- The 1997 direct-to-video Sesame Street title Quiet Time features Telly acquiring advice from The Wise Man, who occupies a booth modeled after Lucy's "The Psychiatrist Is In" booth from the Peanuts comic strips and cartoons.
- In Sesame Street Unpaved, it's pointed out that Telly Monster shares his astrological sign, Libra, with Charlie Brown ("another great worrier").
- A scene featuring Elmo piloting a plane in the broadcast version of "Elmo's World: Transportation" is underscored with Vince Guaraldi's "Linus and Lucy" theme from the Peanuts television specials. The music was replaced when released on Elmo Wonders.
- In the book One Frog Can Make a Difference, Kermit expresses his disgust with being kissed by princesses by recalling a famous Peanuts moment: "Remember how when Snoopy kissed her, Lucy used to say, 'Yecch. Dog lips'"?
- In Elmo's Potty Time, Gordon is reading a Peanuts comic (not shown, but indicated by dialogue) to Baby Bear and his sister Curly.
- In Elmo's Christmas Countdown, when Stan the Snowball finds out that Stiller the Elf is in the story, he says that Stiller is famous, "like The Grinch, or Frosty, or that round-headed kid who picked out that crummy tree", referring to A Charlie Brown Christmas.
Several performers and crew members have worked on Peanuts adaptations, as well as with the Muppets.
- Roger Bart played Snoopy in You're a Good Man, Charlie Brown (1999, Broadway revival)
- Kristin Chenoweth played Sally Brown in You're a Good Man, Charlie Brown (1999, Broadway revival), and Fifi in The Peanuts Movie (2015)
- Stacy Ann Ferguson voiced Sally Brown in It's Flashbeagle, Charlie Brown (1984), Snoopy's Getting Married, Charlie Brown (1985), and The Charlie Brown and Snoopy Show (1985)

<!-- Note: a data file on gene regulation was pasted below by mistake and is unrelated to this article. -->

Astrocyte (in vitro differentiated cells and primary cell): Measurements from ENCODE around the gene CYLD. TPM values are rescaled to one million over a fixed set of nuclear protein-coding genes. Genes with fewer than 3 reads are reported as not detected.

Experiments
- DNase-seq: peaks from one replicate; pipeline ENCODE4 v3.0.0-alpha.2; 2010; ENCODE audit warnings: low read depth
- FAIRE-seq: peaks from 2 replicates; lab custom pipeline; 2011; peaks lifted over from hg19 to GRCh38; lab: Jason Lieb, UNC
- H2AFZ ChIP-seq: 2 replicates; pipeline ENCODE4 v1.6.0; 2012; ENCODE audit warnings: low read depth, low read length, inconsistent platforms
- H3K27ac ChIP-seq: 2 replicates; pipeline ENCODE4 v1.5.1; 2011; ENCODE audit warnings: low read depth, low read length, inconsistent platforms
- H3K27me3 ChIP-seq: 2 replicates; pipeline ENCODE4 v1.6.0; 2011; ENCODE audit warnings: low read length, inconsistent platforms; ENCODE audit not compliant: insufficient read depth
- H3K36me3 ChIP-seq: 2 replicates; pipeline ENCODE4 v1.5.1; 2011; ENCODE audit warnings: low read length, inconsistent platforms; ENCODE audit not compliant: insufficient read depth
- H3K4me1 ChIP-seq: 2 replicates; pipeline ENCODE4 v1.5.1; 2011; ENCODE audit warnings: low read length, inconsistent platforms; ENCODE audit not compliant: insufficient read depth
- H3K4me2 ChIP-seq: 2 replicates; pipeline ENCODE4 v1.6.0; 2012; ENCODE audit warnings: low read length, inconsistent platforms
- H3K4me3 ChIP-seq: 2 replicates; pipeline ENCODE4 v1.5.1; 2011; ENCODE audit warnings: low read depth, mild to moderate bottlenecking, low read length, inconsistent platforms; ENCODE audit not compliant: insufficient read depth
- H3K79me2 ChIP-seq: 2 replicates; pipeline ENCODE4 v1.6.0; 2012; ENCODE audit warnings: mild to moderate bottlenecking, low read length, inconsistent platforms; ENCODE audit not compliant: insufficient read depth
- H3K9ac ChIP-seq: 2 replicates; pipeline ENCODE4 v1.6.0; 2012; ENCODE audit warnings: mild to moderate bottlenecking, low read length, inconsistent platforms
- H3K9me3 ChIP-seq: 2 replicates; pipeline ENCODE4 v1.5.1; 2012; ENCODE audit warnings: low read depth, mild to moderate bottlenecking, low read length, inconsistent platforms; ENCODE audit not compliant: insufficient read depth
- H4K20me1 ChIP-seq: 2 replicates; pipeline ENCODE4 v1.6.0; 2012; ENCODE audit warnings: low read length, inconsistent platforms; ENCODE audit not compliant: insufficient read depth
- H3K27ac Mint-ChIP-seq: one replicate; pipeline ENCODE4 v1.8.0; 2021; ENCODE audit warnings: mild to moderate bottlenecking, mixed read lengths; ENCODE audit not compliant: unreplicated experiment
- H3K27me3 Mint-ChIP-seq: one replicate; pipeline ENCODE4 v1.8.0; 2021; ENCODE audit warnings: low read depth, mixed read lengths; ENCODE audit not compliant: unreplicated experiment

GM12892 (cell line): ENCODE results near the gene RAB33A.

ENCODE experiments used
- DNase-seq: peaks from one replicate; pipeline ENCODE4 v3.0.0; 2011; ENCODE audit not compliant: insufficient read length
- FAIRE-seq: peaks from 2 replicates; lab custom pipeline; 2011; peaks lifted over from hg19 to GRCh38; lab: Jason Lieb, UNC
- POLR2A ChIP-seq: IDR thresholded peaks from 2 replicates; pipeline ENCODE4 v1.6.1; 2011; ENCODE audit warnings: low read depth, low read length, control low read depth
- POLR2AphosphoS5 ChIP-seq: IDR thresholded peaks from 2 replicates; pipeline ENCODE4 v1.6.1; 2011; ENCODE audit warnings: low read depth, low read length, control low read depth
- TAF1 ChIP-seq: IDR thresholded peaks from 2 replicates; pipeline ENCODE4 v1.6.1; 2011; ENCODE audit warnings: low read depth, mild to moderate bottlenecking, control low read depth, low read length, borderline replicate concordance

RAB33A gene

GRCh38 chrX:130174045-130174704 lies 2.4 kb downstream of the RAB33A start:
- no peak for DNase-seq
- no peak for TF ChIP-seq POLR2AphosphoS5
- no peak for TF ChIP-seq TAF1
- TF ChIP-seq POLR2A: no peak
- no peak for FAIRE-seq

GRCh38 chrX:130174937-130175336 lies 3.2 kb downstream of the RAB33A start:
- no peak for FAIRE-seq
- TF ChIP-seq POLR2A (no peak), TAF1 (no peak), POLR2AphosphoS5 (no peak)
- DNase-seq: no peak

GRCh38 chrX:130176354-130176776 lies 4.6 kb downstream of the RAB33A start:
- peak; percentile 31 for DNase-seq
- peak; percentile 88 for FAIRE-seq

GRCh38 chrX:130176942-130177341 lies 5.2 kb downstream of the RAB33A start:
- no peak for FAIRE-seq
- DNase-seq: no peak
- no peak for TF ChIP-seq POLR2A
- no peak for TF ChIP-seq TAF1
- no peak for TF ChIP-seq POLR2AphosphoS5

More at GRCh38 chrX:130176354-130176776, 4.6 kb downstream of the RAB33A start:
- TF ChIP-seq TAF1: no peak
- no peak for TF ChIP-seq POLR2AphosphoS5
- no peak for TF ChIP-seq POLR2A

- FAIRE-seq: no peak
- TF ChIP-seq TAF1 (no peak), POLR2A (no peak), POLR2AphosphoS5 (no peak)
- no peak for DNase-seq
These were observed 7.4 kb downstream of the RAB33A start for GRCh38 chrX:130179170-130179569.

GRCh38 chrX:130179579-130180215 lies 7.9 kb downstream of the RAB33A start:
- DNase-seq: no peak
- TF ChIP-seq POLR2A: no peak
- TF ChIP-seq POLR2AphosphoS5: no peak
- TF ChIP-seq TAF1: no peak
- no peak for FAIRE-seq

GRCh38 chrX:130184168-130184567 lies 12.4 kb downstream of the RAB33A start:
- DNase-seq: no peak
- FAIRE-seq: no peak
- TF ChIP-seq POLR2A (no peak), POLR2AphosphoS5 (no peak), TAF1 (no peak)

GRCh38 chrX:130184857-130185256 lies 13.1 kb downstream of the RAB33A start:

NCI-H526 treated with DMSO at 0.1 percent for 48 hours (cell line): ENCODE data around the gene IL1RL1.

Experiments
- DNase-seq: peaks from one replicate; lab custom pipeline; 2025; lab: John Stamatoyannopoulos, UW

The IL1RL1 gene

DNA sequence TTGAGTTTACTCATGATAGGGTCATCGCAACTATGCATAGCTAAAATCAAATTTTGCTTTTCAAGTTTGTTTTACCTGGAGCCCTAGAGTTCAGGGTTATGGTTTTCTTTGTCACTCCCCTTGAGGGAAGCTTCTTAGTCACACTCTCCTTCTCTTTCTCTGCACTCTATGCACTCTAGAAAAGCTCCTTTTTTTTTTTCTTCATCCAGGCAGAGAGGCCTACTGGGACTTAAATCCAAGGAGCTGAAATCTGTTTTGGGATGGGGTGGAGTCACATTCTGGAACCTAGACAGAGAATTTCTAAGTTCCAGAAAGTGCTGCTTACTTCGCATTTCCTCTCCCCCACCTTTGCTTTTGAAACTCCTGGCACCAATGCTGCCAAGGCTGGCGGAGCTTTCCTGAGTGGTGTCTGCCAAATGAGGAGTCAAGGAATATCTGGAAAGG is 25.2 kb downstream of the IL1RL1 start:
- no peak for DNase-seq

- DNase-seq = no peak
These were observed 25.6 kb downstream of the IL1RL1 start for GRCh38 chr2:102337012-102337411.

- Clark Gesner wrote book, music and lyrics for You're a Good Man, Charlie Brown (1966 as concept album, 1967 Off-Broadway, 1971 on Broadway)
- Whoopi Goldberg hosted Here's to You, Charlie Brown: 50 Great Years (2000).
- Larry Grossman composed the songs for Snoopy: The Musical (1975, stage)
- Jeremy Miller voiced Linus in Happy New Year, Charlie Brown (1986, TV), Snoopy: The Musical (1988, TV), and one episode of This is America, Charlie Brown (1988, TV)
- Joe Raposo was the musical supervisor, arranger, and composed additional music for You're a Good Man, Charlie Brown (1971, Broadway debut)
- Trombone Shorty "voiced" Miss Othmar and Mrs. Little Red-Haired Girl in The Peanuts Movie (2015)
- Judy Sladky plays the costumed Snoopy in various live appearances
- Frank Welker voiced various historical characters in This is America, Charlie Brown (1988-1989, TV)
- B. D. Wong played Linus in You're a Good Man, Charlie Brown (1999, Broadway revival)
- Madisyn Shipman voiced Violet in The Peanuts Movie (2015)
Additionally, Universal Studios Japan, which features Sesame Street characters and attractions, also has a Snoopy Studios area with the Peanuts characters as well as appearing together in parades.